Paganistan: Notes from the Secret Commonwealth

In Which One Midwest Man-in-Black Confers, Converses & Otherwise Hob-Nobs with his Fellow Hob-Men (& -Women) Concerning the Sundry Ways of the Famed but Ill-Starred Tribe of Witches.

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The God Who Thinks, or: Why Is Frey Stroking His Beard?



It's a truism of religious iconography that every detail bears meaning. So let us ask: Why is the Rällinge Frey stroking his beard?

Surely every pagan must be familiar with the Rällinge Frey. This charming little bug-eyed god was discovered, at his eponymous location, in Sweden—big-time Frey Country back in the old days, be it noted—in 1908.

Wearing nothing but a pointed (skin?) cap—or is it a helmet?—the little bronze god sits cross-legged, sporting an noteworthy erection. His left hand—the forearm is now missing—rests on his left knee. With his right—the strong, or dominant, hand—he strokes (or grasps, or tugs) his beard.


One can hardly fail to notice, of course, the beard as analogue to the god's phallus, or to appreciate their mutual, um, stroke-ability. The artist here has deftly created a visual dialectic, stunning in its elegant simplicity. This is a god who specializes in the erotic, with all that that implies, but there's more to him than that, far more.

Like every other part of the human (or divine) body, beards bear symbolic meaning. Beards mean: male. They mean: maturity, experience. Thus, in an extended sense, they also mean: wisdom.

Now that the wearing of beards has become culturally fashionable again, I've had occasion over the last few years to watch men interacting with their beards. (Unlike interacting with one's phallus—though, as noted above, certainly analogous to it—it's something that you can acceptably do in public.)

Again and again I've watched men stroke their beards while thinking something over. Stroking the beard means reflection. It means deliberation.

What the artist is showing here is Frey's other side. He's not just the handsome fertility guy with the big toothsome cock, though he's that too. To consult one's beard is to consult one's wisdom. ("Let me consult my beard on that," goes the old Russian proverb. One could even view the beard as a symbol of the Received Tradition, making the Bearded the repository of the Lore.) This is a god who thinks. This is a god who considers. This is a god who reflects before he decides. He's not just cute and good in the sack, but smart and thoughtful, too.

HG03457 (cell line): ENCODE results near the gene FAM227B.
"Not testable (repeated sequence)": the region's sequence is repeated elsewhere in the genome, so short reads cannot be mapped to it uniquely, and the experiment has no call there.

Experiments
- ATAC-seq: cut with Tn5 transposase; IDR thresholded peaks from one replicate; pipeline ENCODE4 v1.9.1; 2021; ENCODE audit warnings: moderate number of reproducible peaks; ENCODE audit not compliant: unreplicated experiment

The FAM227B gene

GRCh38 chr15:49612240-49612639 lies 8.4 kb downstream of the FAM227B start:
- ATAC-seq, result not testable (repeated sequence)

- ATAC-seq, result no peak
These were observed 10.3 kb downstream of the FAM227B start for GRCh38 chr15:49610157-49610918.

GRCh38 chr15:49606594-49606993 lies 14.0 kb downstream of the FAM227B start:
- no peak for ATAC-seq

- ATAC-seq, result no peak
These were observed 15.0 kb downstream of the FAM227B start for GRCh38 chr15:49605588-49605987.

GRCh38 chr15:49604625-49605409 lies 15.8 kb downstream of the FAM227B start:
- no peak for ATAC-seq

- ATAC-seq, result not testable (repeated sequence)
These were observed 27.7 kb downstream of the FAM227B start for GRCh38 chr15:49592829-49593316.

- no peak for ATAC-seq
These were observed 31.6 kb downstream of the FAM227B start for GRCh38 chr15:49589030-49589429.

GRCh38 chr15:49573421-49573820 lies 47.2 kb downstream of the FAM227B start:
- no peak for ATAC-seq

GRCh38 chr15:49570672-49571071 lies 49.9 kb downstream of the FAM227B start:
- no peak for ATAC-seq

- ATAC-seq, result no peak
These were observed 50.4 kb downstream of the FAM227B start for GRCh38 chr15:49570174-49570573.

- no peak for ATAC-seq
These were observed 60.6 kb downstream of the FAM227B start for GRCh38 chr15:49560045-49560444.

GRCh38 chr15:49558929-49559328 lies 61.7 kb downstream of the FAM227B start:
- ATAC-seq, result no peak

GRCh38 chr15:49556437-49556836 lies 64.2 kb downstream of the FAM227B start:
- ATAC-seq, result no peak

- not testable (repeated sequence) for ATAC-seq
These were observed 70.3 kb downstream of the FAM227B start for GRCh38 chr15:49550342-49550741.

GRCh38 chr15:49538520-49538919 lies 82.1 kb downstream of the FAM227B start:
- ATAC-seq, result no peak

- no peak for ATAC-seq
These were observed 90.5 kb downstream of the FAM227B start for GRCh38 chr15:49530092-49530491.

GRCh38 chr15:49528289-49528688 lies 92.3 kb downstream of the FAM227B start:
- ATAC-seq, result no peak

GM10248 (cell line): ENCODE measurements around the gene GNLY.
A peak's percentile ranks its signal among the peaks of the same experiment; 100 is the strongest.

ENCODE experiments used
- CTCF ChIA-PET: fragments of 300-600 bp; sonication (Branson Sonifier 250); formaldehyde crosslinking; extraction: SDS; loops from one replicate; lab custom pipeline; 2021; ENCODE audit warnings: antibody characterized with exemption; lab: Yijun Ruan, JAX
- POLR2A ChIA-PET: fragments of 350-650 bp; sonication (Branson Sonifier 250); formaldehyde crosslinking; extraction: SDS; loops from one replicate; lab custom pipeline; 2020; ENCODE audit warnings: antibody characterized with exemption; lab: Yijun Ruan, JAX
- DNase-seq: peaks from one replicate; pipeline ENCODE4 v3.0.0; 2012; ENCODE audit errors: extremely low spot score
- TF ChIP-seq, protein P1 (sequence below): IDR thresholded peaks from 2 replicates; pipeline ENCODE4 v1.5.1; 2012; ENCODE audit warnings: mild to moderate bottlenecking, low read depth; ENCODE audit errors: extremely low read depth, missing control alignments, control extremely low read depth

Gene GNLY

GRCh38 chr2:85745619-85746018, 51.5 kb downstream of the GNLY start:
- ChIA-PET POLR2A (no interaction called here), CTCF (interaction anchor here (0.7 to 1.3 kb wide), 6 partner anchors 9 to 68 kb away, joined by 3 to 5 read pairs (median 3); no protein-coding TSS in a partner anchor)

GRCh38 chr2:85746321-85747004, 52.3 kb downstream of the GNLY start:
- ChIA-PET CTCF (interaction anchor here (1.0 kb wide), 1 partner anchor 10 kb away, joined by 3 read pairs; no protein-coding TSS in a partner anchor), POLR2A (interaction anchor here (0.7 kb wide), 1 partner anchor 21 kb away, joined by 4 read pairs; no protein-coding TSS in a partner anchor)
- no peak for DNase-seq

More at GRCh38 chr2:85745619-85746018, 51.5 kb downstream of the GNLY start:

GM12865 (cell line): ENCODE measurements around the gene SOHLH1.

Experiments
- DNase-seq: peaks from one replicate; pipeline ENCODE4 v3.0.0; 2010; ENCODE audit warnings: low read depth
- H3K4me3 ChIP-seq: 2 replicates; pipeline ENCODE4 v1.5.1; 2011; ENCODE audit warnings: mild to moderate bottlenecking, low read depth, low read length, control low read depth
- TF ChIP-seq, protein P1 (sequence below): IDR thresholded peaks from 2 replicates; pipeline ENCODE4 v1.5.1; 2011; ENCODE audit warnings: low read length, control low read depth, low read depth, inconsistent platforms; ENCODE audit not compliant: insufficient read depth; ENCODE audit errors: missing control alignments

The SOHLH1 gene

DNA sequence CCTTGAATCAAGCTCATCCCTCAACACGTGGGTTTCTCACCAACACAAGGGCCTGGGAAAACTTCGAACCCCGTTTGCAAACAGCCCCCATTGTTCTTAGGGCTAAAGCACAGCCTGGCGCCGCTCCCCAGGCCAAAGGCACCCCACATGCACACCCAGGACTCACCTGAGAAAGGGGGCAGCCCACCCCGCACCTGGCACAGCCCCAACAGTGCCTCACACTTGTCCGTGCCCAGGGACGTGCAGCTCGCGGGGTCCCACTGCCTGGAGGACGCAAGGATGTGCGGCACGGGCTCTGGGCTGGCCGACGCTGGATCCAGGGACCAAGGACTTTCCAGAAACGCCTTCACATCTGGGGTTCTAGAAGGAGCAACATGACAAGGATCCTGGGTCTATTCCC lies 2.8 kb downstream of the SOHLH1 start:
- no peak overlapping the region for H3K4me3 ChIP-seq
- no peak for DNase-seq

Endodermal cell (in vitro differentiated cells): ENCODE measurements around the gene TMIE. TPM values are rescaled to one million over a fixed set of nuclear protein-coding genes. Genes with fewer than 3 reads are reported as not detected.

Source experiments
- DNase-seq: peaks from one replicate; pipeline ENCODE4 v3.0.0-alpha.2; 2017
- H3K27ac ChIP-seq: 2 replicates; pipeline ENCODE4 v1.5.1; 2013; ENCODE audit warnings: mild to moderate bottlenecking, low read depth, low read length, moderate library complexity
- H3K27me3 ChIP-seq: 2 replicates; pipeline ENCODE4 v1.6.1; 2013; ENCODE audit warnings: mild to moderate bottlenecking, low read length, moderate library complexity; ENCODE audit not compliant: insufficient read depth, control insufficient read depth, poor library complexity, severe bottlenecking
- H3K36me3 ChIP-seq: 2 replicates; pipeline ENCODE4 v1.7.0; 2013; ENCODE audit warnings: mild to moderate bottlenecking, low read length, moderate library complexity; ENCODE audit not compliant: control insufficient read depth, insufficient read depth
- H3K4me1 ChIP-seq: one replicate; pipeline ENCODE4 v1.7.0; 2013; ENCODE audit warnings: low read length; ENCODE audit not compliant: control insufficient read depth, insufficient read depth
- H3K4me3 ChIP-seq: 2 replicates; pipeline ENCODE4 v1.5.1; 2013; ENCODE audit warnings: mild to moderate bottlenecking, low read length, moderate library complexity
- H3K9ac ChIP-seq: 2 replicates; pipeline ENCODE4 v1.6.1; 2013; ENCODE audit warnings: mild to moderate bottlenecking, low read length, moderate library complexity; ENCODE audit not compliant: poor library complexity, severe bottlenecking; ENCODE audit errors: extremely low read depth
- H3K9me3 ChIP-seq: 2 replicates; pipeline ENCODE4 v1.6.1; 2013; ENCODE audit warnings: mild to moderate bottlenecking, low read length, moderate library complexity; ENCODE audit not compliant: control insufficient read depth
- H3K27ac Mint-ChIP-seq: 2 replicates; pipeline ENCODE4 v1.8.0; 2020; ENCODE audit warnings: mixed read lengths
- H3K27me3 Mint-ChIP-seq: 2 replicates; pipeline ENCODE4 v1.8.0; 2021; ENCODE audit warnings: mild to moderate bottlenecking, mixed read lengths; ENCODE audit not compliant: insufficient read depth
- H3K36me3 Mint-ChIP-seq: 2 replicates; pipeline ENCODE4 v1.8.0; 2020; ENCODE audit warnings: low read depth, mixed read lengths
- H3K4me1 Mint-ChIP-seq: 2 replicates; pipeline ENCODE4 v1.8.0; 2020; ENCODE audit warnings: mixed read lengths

Body with mind, both inward and outward, active but contemplative too: in all, a well-rounded kind of guy.

In 1720—nearly 800 years after the pagan gods had been officially outlawed—a Swedish witch testified that the “Devil” was known to her as Frö—Frey (Duerr, p. 152 n 35).

Really, can one wonder why?



Hans Peter Duerr (1985) Dreamtime: Concerning the Boundary Between Wilderness and Civilization. Tr. Felicitas Goodman. New York: Basil Blackwell








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Tagged in: Frey Freyr
Poet, scholar and storyteller Steven Posch was raised in the hardwood forests of western Pennsylvania by white-tailed deer. (That's the story, anyway.) He emigrated to Paganistan in 1979 and by sheer dint of personality has become one of Lake Country's foremost men-in-black. He is current keeper of the Minnesota Ooser.


  • Kile Martz
    Kile Martz Monday, 10 May 2021

    Beard play has been on my mind lately. For mysterious reasons to me, I become somewhat self conscious about it in the last couple of weeks and thought, perhaps, that it was a behavior that was not appropriate for social situations. Since I have failed to stop, I think it's simply natural and reflexive. After reading your post, I am realizing that I should accept it as a useful tool for mature males.

  • Steven Posch
    Steven Posch Monday, 10 May 2021

    Oh, that dangerous male body.
    It's so dangerous that there are parts of it that you shouldn't show, or touch, or even talk about in public.
    Of all oppressions, the internalized are the most insidious. As Tallulah Bankhead used to say, "Fuggum."

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